Friday, 29 June 2012

Kamisaka Sekka books

Kamisaka sekka books

If you saw my previous post and you're looking for more info here are cover images of some books on Kamisaka sekka. You might want to try search parameters of sekka, kamisaka, kamisaka sekka, rinpa and rimpa as well.

Tuesday, 26 June 2012

Kamisaka SEKKA at AGNSW

the Art Gallery of NSW currently has an exhibition of works by Kamisaka SEKKA and other Rimpa artists.

Here's one of the many fine works on display which include fabric designs, lacquer, ceramics, screens, and prints as well as books and paintings.

The exhibition is on two levels. You have to buy youR tickets at the main lobby desk and then go downstairs and after viewing there upstairs again. There are escalators and lifts.

Enjoy viewing these works if you're in sydney from June to August 26 2012.

Do note the exhibition is briefly closed July 23 and 24 as some of the more fragile works have to go back into storage to be replaced by others but your ticket covers both shows so you can visit twice!

finally here's the cover of the catalogue:

Thursday, 21 June 2012

The Oldest Chinese Wood block Print

The oldest Chinese woodblock print 
discovered so far is probably unless something older turns up this image below.

It shows part of the Diamond Sutra and Buddha and Boddhisattvas.

Consider this irony. The need for copies of religious texts created more literacy so that there would be readers availalbe to read secular texts and then newspapers.

Sunday, 17 June 2012

The Printed Image in China

Want to learn more about printmaking in China?

This British Museum press Book is one of the best on the subject with its balance of image and information!

If you can't buy it try to get your library to do so as a reference book!

Monday, 11 June 2012

The Phaistos Disk

The Phaistos Disk

Just what the @#$% is it?

The Phaistos Disk seems to have been delibarately forgotten.

  It was found in a storeroom in an area of the Phaistos palace apparently a chapel or a storage area for religious activities. The disk seems to have been just placed against a wall on the floor and survived simply cos it was left there and possillbly other softer objects piled up around it protecting it against the fianl destruction of the room it was in.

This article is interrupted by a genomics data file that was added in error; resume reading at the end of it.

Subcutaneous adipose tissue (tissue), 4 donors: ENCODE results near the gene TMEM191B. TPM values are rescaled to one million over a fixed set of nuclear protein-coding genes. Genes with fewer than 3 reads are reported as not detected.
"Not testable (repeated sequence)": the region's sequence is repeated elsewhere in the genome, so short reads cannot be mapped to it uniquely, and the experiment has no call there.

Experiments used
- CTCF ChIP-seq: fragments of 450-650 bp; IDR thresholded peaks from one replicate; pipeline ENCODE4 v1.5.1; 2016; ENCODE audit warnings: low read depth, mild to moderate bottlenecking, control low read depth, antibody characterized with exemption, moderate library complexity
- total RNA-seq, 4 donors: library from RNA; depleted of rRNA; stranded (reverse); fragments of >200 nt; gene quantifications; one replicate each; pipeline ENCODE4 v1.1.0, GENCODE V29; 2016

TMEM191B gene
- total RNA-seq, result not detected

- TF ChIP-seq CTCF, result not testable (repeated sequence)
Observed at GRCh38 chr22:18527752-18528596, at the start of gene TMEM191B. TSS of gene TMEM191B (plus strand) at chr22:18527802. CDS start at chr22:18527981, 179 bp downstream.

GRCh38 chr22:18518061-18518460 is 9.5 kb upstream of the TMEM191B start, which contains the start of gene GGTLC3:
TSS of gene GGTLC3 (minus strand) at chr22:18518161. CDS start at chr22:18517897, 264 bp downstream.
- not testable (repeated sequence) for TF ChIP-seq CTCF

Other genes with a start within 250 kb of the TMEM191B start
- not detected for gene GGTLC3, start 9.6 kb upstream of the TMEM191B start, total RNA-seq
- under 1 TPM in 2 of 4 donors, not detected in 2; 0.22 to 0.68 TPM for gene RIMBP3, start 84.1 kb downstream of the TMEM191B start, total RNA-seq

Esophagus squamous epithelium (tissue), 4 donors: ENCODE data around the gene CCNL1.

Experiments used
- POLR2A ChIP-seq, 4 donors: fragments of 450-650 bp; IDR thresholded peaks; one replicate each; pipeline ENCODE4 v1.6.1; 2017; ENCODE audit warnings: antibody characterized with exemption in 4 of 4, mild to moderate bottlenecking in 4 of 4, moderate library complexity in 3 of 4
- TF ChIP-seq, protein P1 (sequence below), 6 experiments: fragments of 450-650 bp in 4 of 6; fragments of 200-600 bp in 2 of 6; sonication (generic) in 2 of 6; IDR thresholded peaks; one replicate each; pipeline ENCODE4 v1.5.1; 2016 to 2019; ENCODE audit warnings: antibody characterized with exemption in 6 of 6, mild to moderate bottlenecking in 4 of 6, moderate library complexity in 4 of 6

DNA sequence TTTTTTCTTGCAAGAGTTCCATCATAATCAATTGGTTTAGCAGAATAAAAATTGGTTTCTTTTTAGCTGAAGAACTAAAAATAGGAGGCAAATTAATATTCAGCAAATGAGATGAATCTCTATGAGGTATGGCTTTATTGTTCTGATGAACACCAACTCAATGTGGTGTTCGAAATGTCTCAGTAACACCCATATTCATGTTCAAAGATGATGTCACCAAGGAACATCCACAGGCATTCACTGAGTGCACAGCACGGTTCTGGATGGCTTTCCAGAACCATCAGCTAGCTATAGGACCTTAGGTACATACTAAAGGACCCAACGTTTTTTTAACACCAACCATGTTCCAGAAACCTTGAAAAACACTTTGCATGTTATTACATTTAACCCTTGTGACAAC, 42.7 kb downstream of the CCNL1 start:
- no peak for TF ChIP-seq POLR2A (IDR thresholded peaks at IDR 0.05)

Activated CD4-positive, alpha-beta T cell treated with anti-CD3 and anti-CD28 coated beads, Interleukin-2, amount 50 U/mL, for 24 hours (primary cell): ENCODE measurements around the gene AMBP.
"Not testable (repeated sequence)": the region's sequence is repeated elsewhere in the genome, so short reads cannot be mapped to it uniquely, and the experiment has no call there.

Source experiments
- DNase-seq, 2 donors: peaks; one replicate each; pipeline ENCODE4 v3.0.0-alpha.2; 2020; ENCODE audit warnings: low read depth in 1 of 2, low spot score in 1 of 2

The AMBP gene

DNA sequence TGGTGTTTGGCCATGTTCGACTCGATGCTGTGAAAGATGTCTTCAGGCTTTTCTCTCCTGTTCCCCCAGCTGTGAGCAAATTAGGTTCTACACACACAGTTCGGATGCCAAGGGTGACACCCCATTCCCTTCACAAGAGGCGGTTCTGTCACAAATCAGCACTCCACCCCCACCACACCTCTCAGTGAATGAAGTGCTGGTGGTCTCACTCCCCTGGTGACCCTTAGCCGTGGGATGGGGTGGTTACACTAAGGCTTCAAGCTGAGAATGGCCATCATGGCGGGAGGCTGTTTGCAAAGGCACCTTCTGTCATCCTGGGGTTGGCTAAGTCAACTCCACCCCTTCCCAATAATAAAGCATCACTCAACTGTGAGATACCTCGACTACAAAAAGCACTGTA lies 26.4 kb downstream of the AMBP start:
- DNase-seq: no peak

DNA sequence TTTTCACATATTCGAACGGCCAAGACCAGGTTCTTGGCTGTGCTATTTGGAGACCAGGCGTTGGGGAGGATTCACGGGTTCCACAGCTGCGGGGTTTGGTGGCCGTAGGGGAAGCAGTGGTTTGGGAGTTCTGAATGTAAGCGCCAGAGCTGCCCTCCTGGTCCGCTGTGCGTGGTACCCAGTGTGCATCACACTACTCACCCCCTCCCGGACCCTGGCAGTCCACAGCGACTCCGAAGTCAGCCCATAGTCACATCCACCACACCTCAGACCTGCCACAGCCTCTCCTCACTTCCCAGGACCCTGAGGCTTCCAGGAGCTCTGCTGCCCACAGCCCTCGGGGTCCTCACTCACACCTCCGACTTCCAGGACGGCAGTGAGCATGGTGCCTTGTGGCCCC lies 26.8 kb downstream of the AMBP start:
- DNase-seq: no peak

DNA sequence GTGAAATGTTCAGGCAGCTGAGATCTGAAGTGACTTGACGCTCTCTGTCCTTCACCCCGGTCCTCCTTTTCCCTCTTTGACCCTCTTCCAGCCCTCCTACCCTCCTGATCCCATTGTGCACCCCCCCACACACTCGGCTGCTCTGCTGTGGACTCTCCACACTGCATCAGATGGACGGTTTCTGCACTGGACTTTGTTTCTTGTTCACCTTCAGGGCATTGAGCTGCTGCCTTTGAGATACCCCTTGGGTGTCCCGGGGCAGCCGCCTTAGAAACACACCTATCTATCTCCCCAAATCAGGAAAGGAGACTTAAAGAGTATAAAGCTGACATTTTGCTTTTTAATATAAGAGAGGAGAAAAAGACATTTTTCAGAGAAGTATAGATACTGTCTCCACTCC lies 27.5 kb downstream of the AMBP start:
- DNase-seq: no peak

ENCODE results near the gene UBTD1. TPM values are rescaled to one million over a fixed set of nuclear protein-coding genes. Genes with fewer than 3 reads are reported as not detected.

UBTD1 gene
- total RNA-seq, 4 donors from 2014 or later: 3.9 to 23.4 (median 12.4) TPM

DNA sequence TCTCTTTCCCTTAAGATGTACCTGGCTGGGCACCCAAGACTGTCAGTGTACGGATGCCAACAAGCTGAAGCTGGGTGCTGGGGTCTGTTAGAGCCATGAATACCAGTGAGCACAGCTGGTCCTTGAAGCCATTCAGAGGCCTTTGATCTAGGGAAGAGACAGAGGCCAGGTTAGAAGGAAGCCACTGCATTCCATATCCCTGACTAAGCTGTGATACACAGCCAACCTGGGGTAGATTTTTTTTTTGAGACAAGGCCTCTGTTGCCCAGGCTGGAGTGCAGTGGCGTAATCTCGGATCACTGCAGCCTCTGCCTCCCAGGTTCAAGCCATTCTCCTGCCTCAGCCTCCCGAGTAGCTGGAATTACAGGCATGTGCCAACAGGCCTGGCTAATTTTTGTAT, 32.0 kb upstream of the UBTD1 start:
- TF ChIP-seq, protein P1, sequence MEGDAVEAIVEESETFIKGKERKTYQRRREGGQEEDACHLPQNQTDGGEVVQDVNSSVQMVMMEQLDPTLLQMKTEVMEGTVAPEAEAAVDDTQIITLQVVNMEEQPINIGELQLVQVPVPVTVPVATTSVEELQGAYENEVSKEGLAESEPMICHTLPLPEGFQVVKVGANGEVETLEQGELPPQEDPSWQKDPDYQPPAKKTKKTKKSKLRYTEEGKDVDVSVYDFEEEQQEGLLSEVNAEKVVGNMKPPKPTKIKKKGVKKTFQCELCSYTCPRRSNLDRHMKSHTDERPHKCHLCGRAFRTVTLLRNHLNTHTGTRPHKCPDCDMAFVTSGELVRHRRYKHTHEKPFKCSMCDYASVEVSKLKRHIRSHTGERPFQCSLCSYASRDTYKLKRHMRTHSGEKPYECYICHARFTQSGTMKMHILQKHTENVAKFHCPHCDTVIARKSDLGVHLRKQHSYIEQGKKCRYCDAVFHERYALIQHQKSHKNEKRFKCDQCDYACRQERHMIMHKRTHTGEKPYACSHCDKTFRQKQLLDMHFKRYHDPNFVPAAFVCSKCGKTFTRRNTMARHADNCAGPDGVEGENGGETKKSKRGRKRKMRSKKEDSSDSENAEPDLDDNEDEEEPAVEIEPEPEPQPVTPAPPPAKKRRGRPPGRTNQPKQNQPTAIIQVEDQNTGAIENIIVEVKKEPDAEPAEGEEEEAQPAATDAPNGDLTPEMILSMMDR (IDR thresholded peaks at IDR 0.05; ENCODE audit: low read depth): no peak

I've seen several theories about it and the symbols some of which are roughly similar to Cretan Hieroglyphics and Linear A and B  and I've shown a graphic showing one guess at the symbols.

It certainly doesnt show the level of refinement you normally see in Minoan art?

So what is it? Here's my guess : a discarded test prototype for a series of stamps meant to be used on cloth or clay maybe as trademarks or syllable signs standing for abbreviated words as a shorthand  or even stamps for textiles?

Perhaps the sponsor of the experiment had it rejected in favor of a different graphic system that became linear B and donated the test piece to a shrine for storage and died causing a sigh of relief to embarassed relatives or the palace artisans refused to use the system set or the symbols were used but on metal objects that were melted down later?

We now know there was more than one script used in Crete but don't have transitional forms showing the whole sequence of developments from early symbols to Linear B.

This object may be an anomaly but an anomaly cos its out of context?

Imagien what an archaeologist might think if he find a typographers rough sketches for a font but no complete set of the font? Say the typographer cut out 3d models for some reason and then the studio was   destroyed and the one surviving object was removed to a store room?

That may be how the Phaistos Disk became an anomaly?